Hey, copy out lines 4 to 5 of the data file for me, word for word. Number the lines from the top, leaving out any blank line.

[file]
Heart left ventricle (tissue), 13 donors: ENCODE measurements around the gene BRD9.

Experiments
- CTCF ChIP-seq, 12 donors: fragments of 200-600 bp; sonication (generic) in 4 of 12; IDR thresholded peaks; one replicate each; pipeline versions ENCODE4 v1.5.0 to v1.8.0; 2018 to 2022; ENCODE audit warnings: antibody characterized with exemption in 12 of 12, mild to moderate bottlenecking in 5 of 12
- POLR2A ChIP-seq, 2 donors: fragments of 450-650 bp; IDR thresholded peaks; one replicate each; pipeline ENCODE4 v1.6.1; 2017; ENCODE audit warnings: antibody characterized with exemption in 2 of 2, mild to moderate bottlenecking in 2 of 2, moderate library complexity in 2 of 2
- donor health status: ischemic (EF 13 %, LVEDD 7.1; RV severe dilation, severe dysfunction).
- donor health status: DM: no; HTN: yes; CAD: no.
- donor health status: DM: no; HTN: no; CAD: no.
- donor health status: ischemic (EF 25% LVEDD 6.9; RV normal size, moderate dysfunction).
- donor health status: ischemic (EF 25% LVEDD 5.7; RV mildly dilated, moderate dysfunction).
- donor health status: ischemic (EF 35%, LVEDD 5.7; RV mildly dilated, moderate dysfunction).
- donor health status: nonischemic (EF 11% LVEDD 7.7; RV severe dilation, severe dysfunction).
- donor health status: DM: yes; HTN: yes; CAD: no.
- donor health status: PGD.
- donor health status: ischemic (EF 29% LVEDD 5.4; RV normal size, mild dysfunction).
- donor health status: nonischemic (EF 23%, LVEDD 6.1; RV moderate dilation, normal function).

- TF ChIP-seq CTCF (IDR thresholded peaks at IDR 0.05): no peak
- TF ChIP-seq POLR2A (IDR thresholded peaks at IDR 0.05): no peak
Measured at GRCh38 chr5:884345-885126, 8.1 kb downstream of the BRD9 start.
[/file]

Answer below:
- POLR2A ChIP-seq, 2 donors: fragments of 450-650 bp; IDR thresholded peaks; one replicate each; pipeline ENCODE4 v1.6.1; 2017; ENCODE audit warnings: antibody characterized with exemption in 2 of 2, mild to moderate bottlenecking in 2 of 2, moderate library complexity in 2 of 2
- donor health status: ischemic (EF 13 %, LVEDD 7.1; RV severe dilation, severe dysfunction).